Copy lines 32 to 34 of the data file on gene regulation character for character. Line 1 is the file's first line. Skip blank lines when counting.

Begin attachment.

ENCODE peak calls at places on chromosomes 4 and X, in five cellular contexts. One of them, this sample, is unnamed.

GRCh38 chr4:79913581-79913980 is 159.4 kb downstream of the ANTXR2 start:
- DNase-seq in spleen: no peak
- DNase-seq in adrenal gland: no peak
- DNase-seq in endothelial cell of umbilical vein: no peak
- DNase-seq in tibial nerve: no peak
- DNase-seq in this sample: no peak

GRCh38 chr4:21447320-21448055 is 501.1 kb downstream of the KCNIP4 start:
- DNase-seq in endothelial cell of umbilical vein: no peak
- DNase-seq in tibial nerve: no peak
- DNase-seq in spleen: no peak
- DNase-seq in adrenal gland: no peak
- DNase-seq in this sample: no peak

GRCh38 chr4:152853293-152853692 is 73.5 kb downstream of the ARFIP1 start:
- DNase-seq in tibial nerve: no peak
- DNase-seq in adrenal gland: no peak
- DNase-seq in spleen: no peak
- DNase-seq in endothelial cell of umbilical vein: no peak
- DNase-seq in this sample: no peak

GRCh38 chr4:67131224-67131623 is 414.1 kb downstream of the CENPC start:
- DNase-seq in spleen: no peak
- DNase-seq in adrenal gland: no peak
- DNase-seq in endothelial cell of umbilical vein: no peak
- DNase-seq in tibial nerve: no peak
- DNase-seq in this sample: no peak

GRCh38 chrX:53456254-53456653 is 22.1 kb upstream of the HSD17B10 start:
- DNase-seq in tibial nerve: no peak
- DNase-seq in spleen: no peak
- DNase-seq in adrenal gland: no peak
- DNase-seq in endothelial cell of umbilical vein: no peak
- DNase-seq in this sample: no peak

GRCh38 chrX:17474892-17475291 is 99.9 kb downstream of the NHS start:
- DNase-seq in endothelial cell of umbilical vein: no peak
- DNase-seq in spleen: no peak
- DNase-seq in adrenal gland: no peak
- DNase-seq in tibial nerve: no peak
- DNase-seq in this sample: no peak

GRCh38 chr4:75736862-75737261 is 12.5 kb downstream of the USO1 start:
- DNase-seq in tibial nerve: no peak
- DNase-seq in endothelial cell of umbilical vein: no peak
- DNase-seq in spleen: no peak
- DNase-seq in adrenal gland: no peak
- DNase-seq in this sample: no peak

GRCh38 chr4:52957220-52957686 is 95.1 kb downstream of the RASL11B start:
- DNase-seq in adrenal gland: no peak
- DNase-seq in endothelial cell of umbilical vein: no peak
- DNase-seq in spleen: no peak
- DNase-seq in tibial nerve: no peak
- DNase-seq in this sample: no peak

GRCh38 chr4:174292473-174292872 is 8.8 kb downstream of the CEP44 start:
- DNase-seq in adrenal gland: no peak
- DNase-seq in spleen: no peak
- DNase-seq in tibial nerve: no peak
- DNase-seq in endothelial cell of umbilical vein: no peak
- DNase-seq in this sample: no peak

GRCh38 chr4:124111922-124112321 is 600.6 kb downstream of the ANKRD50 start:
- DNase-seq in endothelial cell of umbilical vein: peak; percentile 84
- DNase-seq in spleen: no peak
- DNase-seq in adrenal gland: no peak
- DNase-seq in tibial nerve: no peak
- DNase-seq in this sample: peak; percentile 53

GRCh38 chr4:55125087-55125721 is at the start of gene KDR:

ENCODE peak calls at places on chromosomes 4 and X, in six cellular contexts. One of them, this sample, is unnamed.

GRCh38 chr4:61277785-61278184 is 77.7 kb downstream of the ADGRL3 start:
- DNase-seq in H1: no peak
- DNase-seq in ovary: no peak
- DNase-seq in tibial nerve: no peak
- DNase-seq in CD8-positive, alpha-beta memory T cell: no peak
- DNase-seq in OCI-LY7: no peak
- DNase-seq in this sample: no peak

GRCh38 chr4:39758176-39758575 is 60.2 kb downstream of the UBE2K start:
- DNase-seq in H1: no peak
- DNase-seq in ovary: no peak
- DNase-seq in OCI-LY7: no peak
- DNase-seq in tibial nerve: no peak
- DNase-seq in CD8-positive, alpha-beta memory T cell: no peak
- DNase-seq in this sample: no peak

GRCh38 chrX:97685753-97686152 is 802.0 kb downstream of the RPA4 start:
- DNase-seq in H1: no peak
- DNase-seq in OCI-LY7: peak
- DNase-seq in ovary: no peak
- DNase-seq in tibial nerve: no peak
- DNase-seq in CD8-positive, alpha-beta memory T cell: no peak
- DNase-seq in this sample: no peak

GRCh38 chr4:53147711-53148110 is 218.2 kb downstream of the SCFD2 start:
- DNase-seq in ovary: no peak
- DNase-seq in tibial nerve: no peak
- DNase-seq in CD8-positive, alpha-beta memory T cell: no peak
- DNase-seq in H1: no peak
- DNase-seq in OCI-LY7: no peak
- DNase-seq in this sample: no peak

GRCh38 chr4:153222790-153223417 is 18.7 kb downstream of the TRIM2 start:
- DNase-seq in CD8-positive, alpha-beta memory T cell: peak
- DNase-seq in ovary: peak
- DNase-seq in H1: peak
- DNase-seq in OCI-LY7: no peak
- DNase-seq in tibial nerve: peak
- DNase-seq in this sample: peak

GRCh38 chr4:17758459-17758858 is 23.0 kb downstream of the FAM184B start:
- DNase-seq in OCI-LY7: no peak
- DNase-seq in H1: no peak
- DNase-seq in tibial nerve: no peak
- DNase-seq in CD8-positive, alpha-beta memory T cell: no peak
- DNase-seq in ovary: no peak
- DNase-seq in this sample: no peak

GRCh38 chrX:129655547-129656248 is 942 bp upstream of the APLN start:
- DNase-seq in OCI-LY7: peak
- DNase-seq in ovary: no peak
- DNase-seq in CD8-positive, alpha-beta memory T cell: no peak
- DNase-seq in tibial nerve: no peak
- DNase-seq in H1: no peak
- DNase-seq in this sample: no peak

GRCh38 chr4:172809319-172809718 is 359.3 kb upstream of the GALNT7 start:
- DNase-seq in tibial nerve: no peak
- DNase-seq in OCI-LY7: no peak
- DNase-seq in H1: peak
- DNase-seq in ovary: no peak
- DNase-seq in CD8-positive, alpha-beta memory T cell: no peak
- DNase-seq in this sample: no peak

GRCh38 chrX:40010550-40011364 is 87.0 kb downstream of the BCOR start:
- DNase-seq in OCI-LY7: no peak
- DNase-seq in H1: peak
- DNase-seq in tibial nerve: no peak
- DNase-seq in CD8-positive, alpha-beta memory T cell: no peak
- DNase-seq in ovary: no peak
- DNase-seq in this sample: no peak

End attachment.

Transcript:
GRCh38 chrX:17474892-17475291 is 99.9 kb downstream of the NHS start:
- DNase-seq in endothelial cell of umbilical vein: no peak
- DNase-seq in spleen: no peak